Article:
In my capstone class for future secondary math teachers, I ask my students to come up with ideas for engaging their students with different topics in the secondary mathematics curriculum. In other words, the point of the assignment was not to devise a full-blown lesson plan on this topic. Instead, I asked my students to think about three different ways of getting their students interested in the topic in the first place.

I plan to share some of the best of these ideas on this blog (after asking my students’ permission, of course).

This student submission comes from my former student Andrew Cory. His topic, from Pre-Algebra: powers and exponents.

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B1. How can this topic be used in your students’ future courses in mathematics or science?

Exponents are just an easier way to multiply the same number by itself numerous times. They extend on the process of multiplication and allow students to solve expressions such as 2*2*2*2 quicker by writing them as 2^4. They are used constantly in future math courses, almost as commonly as addition and multiplication. Exponential functions start becoming more and more common as well. They’re used to calculate things such as compounding interest, or growth and decay. They also become common when finding formulas for sequences and series.
In science courses, exponents are often used for writing very small or very large numbers so that calculations are easier. Large masses such as the mass of the sun are written with scientific notation. This also applies for very small measurements, such as the length of a proton. They are also used in other ways such as bacteria growth or disease spread which apply directly to biology.

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C2. How has this topic appeared in pop culture (movies, TV, current music, video games, etc.)?

Any movie or TV show about zombies or disease outbreaks can be referenced when talking about exponents, and exponential growth. The rate at which disease outbreaks spread is exponential, because each person getting infected has a chance to get more people sick and it spreads very quickly. This can be a fun activity to demonstrate with a class to show how quickly something can spread. A teacher can select one student to go tap another student on the shoulder, then that student also gets up and walks around and taps another student. With students getting up and “infecting” others, more and more people stand up with each round, showing how many people can be affected at once when half the class is already up and then the other half gets up in one round.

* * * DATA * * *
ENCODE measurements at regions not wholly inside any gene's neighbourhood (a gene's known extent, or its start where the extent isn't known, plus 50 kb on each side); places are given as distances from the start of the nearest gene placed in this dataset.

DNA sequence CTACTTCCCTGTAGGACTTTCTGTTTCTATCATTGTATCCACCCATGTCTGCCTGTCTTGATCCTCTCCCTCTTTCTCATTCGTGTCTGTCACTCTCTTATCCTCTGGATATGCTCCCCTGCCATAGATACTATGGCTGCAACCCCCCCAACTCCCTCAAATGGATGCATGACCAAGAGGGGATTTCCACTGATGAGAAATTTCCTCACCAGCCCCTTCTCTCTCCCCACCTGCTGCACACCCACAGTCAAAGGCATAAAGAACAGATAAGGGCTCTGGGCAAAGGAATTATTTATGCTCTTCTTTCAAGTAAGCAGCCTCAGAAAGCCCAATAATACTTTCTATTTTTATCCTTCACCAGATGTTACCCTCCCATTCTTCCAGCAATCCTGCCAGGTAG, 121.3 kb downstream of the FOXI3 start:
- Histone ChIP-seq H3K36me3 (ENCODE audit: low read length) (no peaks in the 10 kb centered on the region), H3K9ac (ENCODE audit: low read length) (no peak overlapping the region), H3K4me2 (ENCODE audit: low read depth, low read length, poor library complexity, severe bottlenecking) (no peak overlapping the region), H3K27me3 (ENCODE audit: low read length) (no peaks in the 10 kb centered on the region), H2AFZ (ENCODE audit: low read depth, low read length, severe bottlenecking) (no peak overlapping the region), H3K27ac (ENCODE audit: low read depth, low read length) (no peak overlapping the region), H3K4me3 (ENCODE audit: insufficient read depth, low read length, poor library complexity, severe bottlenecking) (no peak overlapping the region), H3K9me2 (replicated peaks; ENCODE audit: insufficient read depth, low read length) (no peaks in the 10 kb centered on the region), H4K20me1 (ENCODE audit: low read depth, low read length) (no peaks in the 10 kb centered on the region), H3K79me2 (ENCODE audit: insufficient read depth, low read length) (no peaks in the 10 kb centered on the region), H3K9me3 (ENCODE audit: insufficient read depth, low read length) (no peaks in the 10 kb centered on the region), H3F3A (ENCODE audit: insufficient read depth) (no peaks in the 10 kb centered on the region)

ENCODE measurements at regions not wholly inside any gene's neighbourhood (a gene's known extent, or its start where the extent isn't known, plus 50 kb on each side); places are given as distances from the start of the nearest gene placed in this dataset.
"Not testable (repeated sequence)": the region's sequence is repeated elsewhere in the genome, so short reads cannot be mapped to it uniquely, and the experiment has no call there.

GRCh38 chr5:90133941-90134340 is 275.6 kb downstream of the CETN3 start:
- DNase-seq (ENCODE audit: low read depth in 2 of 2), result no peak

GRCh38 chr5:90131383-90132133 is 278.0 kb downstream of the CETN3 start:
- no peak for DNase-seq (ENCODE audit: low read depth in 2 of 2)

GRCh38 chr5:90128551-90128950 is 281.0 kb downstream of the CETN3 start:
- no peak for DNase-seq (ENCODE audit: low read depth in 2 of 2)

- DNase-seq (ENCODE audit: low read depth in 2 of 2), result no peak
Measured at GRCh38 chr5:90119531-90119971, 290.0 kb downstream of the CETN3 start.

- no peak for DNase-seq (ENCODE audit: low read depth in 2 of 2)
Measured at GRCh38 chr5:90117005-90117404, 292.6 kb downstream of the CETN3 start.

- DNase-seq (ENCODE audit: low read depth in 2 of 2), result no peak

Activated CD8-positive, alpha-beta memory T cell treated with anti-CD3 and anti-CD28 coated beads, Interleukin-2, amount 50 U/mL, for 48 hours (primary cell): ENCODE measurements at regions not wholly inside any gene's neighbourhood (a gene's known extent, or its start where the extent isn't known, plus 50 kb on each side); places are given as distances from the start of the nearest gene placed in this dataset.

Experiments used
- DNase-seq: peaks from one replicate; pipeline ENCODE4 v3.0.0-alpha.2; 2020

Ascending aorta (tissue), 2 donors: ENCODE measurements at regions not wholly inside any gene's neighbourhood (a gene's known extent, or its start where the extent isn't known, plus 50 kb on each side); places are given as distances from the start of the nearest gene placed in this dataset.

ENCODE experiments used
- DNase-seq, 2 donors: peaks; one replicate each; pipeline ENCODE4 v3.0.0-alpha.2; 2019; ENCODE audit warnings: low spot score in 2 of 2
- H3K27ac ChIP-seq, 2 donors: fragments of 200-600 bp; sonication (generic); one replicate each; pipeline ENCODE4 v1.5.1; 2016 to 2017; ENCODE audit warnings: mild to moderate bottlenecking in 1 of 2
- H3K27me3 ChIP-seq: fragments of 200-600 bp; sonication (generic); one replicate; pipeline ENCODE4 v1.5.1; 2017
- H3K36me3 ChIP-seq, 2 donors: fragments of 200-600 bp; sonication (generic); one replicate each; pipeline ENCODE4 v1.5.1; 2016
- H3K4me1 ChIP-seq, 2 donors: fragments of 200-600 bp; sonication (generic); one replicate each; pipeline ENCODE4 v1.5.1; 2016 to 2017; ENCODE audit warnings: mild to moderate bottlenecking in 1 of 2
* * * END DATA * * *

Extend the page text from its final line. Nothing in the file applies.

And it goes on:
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D1. What interesting things can you say about the people who contributed to the discovery and/or the development of this topic?

Euclid discovered exponents and used them in his geometric equations, he was also the first to use the term power to describe the square of a line. Rene Descartes was the first to use the traditional notation we use for exponents today. His version won out because of conceptual clarity. There isn’t exactly one person credited with creating exponents, it is more of a collaborative thing that got added onto over time. Archimedes discovered and proved the property of powers that states 10^a * 10^b = 10^{a+b}. Robert Recorde, the mathematician who created the equals sign, used some interesting terms to describe higher powers, such as zenzizenzic for the fourth power and zenzizenzizenzic for the eighth power. At a time, some mathematicians, such as Isaac Newton, would only use exponents for powers 3 and greater. Expressing things like polynomials as ax3+bxx+cx+d.

References:

Berlinghoff, W. P., & Gouvêa, F. Q. (2015). Math through the ages: A gentle history for teachers and others.

Wikipedia contributors. (2019, August 28). Exponentiation. In Wikipedia, The Free Encyclopedia. Retrieved 00:24, August 31, 2019, from https://en.wikipedia.org/w/index.php?title=Exponentiation&oldid=912805138

 

Engaging students: Computing logarithms with base 10

In my capstone class for future secondary math teachers, I ask my students to come up with ideas for engaging their students with different topics in the secondary mathematics curriculum. In other words, the point of the assignment was not to devise a full-blown lesson plan on this topic. Instead, I asked my students to think about three different ways of getting their students interested in the topic in the first place.